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"A strong plot and a touching portrayal of how any of us might feel when unexpectedly confronted by the detritus of young love ... The 6:41 to Paris is a timely reminder that the past is always waiting to ambush us."The New York Times Sunday Book Review
"Perfectly written and a remarkably suspenseful read ... an absorbing, intriguing, insightful book for all readers."Library Journal (Starred review)
Cécile, a stylish forty-seven-year-old, has spent the weekend visiting her parents in a provincial town southeast of Paris. By early Monday morning, she's exhausted. These trips back home are always stressful and she settles into a train compartment with an empty seat beside her. But it's soon occupied by a man she instantly recognizes: Philippe Leduc, with whom she had a passionate affair that ended in her brutal humiliation thirty years ago. In the fraught hour and a half that ensues, their express train hurtles towards the French capital. Cécile and Philippe undertake their own face to face journeyIn silence? What could they possibly say to one another?with the reader gaining entrée to the most private of thoughts. This is a psychological thriller about past romance, with all its pain and promise.
Reading group guide is available from New Vessel Press.
|Publisher:||New Vessel Press|
|Product dimensions:||5.20(w) x 7.80(h) x 0.60(d)|
About the Author
Jean-Philippe Blondel was born in 1964 in Troyes, France where he lives as an author and English teacher. His novel The 6:41 to Paris has been a best-seller in both France and Germany.
Alison Anderson is a novelist and translator whose previous translations include The Elegance of the Hedgehog.
Most Helpful Customer Reviews
I love books that take place in Paris so I knew as soon as I saw the title I wanted to read it. It’s a really short book at only 170 pages, but it’s impact on you will be huge. Imagine being seated on a train with a ride of one and a half hours in front of you. Suddenly someone sits down in the empty seat beside you. Of course you look at the person. Now imagine that person is someone who you knew thirty years ago. A person you had an affair with. A person who hurt you badly and embarrassed you terribly. What would go through your mind? What would go through his? This is the situation that Cecile and Philippe find themselves in. In this book you’ll read the thoughts and conversations of Cecile and Philippe, told in alternate chapters. I loved getting into the heads of Cecile and Philippe. I can’t imagine being in that situation. I would just not say anything and pretend to sleep :) This is a book unlike any I’ve ever read, and it is well worth the time it takes to read it. I would definitely recommend this book.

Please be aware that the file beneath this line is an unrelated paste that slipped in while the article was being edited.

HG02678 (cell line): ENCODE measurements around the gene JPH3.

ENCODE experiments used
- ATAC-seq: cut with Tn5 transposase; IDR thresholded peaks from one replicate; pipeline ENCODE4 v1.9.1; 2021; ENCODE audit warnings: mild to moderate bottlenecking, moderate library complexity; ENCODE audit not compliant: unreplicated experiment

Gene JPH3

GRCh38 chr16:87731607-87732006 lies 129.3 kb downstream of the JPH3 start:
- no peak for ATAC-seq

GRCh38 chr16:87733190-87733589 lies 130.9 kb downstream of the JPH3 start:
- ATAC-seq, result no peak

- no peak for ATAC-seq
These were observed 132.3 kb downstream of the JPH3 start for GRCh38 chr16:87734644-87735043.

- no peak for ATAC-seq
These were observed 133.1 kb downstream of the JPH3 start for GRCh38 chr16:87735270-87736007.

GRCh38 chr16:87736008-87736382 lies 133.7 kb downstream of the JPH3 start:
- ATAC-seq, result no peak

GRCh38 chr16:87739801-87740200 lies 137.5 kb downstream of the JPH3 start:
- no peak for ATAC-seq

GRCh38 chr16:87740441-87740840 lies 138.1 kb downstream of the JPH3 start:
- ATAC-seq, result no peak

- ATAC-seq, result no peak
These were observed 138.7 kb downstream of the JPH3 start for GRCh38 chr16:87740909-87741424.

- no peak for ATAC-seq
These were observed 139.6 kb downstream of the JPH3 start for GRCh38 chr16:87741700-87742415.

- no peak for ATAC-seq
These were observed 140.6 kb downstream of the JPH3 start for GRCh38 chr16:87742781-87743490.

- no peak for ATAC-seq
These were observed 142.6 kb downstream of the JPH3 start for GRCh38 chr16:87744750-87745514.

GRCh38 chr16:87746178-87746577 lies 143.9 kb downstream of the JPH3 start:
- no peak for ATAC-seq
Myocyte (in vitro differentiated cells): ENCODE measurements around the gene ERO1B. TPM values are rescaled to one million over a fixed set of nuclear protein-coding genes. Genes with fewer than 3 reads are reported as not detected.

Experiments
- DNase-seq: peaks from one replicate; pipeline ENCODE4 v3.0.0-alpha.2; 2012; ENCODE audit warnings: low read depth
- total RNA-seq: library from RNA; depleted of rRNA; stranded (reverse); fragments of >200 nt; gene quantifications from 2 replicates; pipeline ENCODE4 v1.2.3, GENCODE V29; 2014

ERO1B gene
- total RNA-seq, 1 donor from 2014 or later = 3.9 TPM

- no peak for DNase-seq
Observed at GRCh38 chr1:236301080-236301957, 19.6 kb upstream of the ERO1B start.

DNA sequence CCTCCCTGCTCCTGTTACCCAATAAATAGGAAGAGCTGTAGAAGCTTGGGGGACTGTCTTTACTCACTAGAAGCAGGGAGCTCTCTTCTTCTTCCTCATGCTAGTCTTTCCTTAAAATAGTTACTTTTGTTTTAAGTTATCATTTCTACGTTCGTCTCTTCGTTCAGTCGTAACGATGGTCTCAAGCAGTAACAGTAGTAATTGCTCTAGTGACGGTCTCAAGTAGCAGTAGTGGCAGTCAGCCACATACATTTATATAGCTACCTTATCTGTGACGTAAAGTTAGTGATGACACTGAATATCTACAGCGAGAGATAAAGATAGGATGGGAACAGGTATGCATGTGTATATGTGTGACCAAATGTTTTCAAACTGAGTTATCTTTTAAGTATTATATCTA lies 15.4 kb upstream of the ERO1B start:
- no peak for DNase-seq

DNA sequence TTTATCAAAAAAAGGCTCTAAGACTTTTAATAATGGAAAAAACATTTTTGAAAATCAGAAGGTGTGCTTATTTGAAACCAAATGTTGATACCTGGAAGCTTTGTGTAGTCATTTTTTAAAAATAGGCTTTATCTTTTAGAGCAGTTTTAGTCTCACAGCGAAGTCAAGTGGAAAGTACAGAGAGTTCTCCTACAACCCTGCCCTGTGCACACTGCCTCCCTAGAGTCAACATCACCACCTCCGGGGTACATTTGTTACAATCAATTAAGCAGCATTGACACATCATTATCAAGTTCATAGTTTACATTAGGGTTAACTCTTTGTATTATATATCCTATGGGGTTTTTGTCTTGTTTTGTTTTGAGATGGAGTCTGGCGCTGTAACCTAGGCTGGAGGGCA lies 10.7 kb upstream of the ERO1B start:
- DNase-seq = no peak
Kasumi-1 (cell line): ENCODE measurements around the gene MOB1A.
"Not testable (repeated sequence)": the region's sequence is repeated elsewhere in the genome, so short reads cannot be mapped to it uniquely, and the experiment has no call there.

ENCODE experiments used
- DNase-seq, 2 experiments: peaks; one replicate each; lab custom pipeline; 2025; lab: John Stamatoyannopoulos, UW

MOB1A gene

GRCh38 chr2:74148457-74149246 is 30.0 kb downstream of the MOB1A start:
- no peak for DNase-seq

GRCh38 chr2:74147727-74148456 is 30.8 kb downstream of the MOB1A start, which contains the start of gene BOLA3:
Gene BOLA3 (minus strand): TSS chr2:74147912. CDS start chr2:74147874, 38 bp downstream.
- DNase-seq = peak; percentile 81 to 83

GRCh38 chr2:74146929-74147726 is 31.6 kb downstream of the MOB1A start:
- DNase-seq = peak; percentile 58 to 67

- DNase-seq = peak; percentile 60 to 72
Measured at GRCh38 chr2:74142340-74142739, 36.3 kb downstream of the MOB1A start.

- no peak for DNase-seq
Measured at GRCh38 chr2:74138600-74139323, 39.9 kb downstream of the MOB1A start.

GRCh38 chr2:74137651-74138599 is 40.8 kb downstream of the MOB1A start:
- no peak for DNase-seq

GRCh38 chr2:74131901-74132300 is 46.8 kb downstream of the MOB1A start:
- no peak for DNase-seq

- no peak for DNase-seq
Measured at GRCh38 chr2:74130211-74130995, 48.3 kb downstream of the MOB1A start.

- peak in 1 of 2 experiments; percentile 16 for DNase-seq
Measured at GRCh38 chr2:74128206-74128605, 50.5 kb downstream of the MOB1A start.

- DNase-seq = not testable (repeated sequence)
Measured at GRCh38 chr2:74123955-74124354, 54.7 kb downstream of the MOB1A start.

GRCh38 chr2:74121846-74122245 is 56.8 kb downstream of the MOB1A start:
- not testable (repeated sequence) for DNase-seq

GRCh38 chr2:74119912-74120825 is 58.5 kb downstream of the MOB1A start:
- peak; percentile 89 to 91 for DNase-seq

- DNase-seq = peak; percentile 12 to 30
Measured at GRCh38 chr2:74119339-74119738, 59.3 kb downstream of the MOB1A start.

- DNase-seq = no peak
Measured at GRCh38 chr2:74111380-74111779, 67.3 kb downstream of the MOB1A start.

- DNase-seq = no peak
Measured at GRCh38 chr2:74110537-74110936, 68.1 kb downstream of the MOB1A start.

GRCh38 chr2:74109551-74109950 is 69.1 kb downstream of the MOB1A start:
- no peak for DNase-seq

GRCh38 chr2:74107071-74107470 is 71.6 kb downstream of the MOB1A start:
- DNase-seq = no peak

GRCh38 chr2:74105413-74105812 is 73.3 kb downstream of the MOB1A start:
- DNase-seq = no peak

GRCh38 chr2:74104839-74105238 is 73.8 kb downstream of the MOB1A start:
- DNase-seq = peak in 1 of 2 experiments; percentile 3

VERDICT: Short dense novel highlighting the rampant anonymity of our individualistic society, but also how a simple train ride can invite you to re-examine your life and your connections. One thing that I have always loved when living in France was traveling by train. I have met interesting people and it allows you both to have a good view of where you are going through while leaving ample room to your own thoughts, as the two characters in The 6:41 To Paris experience. Plus, the author and a character are from Troyes, in the Champagne region, where I spent several years, so I had an extra interest for this book. It’s early on Monday. Cécile exceptionally decided to stay Sunday night with her elderly parents in Troyes, a mid-size city in the Champagne region roughly 100 miles south east of Paris. So she takes the early 6:41 train to get back to her place in Paris. Philippe is also exceptionally on that train, on his way to visit a special friend. He ends up sitting on the empty seat next to Cécile. Right away, they recognize each other: they had an affair almost thirty years before, and it didn’t end well at all. Little by little, we learn what really happened back then. So what are they going to do? Pretend they have never met and stay each in his and her own bubble? Reconnect? With small talk? Or more seriously, to mend the relationship? You will have to read the book to see, as this is the important part: how would you react in such a situation? Both in their fifties, they have a lot going on in their respective families to keep busy during the ride focusing on their own thoughts. I really enjoyed this short novel as it looked more closely at what can happen in people’s mind on an early train ride. The changes of narrator, at least in the English version, are not always clear cut, and sometimes you wonder for a while if Cécile or Philippe is the narrator. It may be clearer in French because of the grammar (adjectives agree in gender for instance), but I liked it this way in English: for me, it helped to convey the confusion of personalities in the métro-boulot-dodo society –common French expression, literary subway-work-bed, to express the meaningless life so many have to go through with no time left after commute, work, and sleep. Each character is seen daydreaming and reminiscing, thinking aloud for the reader, re-examining their lives, past and present, their work and life situations. There are also neat passages with more positive elements about traveling by train. I thought this was a great critic of our cold artificial individualistic society, where we can too easily be reduced to roles or façades and no longer considered as persons. But is it really too late to change the course? The book ultimately proposes an answer in its last pages.